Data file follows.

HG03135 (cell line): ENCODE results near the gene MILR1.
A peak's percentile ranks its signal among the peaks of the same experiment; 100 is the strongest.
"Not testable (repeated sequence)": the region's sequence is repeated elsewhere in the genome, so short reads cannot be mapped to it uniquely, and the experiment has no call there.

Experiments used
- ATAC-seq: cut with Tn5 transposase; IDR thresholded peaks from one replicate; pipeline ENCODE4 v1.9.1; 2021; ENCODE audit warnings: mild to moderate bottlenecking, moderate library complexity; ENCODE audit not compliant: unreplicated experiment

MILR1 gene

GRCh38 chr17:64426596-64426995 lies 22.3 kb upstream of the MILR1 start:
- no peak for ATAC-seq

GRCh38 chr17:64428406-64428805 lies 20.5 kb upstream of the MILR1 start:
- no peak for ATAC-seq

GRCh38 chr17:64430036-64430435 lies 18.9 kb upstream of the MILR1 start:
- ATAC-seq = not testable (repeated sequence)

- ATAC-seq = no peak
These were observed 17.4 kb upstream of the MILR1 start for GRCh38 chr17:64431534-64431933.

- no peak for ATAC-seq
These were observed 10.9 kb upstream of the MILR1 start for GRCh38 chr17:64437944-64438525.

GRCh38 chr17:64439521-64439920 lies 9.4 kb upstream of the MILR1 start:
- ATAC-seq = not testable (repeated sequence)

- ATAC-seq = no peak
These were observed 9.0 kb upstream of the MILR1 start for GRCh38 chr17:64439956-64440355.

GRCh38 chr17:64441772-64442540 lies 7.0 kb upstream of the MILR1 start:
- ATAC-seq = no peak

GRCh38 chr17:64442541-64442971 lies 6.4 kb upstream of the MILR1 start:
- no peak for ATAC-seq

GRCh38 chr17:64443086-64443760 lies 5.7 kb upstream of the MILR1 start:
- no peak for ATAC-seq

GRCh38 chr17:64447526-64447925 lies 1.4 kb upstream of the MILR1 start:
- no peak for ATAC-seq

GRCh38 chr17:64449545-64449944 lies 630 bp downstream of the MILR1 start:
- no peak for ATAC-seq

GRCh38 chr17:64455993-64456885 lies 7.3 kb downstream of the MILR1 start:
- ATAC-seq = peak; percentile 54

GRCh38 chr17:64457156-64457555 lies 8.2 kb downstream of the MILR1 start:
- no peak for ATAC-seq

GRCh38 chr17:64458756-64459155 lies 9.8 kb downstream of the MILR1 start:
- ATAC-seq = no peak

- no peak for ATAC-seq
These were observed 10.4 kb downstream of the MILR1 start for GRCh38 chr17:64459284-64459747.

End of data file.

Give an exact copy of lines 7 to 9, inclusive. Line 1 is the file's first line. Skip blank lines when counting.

GRCh38 chr17:64426596-64426995 lies 22.3 kb upstream of the MILR1 start:
- no peak for ATAC-seq

GRCh38 chr17:64428406-64428805 lies 20.5 kb upstream of the MILR1 start: